Colorado has become one of the first states in the nation to demonstrate that electronic health information can be securely shared between hospitals and health care organizations at a statewide level, according to Colorado Gov. Bill Ritter. This data exchange will benefit more than 1 million Coloradans.

The effort, a key component of Ritter's Building Blocks to Healthcare Reform, aims to prevent medical errors, streamline care, improve quality, eliminate costly duplication of tests and promote health care affordability through interoperability of health information.

"Our health care system is broken and inefficient," said Ritter. "Our medical records systems have been virtually untouched by the technology wave that's transformed so many other aspects of our society. This innovative effort will have a tremendous impact on improving the quality of health care and lowering the cost of its delivery."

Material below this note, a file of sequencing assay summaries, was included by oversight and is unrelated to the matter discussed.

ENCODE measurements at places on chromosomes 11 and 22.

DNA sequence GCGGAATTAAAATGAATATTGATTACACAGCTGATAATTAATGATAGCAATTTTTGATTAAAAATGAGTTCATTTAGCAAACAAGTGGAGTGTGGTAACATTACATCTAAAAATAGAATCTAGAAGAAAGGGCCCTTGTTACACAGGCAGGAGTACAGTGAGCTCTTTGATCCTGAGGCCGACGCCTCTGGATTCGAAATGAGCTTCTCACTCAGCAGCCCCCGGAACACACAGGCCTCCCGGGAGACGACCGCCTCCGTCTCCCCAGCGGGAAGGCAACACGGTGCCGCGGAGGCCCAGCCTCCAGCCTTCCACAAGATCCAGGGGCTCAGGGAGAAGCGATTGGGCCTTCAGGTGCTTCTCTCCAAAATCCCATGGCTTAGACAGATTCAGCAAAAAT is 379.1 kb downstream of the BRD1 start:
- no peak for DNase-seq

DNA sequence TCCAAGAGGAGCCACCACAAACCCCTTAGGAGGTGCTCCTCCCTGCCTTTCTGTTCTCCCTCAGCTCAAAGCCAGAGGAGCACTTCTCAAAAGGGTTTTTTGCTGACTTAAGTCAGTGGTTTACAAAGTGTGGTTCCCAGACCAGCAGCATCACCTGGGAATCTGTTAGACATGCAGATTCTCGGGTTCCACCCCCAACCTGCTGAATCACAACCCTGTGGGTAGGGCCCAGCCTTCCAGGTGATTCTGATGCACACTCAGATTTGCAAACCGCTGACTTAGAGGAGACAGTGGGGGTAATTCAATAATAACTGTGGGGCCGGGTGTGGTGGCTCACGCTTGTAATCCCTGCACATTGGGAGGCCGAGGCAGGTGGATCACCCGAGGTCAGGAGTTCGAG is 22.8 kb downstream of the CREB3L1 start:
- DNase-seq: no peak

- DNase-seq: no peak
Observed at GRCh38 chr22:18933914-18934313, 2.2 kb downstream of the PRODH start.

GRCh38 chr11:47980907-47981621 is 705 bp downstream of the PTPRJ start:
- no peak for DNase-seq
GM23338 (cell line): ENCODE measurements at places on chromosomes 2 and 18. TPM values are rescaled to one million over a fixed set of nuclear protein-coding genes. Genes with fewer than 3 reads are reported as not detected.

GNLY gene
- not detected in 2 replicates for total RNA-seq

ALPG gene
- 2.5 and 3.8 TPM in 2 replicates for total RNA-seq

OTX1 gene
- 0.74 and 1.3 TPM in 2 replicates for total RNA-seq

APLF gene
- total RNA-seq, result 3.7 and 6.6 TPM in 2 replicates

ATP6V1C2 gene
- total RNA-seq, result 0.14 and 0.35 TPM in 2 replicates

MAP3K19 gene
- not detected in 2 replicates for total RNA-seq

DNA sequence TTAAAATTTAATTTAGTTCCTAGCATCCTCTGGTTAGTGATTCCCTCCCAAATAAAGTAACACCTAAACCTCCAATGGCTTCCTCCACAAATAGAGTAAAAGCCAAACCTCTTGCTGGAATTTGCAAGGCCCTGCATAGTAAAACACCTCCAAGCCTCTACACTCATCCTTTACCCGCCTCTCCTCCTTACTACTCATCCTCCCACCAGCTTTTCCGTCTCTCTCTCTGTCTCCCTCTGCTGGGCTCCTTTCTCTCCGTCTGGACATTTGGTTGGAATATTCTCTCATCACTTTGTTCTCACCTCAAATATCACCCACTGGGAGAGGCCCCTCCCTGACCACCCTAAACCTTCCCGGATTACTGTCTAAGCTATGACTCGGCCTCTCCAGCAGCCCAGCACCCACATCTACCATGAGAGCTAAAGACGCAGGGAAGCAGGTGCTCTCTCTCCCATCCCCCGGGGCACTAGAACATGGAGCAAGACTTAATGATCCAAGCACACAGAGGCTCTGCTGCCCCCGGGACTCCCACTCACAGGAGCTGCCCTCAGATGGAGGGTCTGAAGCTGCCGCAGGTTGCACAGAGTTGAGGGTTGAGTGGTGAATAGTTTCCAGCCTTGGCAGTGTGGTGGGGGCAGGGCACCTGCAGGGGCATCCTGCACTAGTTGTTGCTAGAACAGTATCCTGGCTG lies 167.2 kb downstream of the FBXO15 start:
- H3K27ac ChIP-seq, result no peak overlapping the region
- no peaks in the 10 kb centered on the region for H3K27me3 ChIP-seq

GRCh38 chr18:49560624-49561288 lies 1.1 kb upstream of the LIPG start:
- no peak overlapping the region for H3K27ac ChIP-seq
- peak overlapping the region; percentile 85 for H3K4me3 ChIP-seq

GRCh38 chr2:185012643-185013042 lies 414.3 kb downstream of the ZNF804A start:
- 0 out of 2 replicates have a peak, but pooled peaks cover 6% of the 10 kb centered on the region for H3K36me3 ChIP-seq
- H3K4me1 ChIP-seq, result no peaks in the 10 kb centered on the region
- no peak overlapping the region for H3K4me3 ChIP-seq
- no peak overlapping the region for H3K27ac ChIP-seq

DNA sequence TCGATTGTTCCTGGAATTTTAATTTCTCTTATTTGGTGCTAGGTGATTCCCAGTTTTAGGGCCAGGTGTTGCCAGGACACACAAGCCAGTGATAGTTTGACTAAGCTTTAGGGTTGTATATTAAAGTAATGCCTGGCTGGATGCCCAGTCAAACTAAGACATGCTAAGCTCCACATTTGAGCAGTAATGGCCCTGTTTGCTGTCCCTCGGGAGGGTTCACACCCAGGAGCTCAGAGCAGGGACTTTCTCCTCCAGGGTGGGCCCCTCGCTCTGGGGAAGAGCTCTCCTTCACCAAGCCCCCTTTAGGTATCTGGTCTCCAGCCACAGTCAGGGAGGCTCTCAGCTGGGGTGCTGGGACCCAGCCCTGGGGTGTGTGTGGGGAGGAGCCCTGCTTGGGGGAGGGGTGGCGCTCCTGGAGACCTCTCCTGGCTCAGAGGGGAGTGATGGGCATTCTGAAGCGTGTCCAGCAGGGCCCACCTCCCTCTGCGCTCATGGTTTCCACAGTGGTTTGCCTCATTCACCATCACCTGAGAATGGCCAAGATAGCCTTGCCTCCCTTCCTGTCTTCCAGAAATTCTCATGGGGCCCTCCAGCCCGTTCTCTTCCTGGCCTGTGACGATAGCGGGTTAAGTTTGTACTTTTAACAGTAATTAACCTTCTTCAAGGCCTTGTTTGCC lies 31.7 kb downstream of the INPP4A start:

Currently, 500 emergency clinicians are being trained to use the system, which shares the following information across emergency departments at The Children's Hospital, Denver Health and Hospital Authority, and University of Colorado Hospital, as well as Kaiser Permanente Colorado:

  • Laboratory results
  • Medication history 
  • EKG images 
  • Radiology text reports 
  • Simple "problem lists" based on common diagnosis language

As a result of the new system, emergency clinicians have immediate access to critical, accurate health information that before was often difficult to track down in a timely manner or at all.


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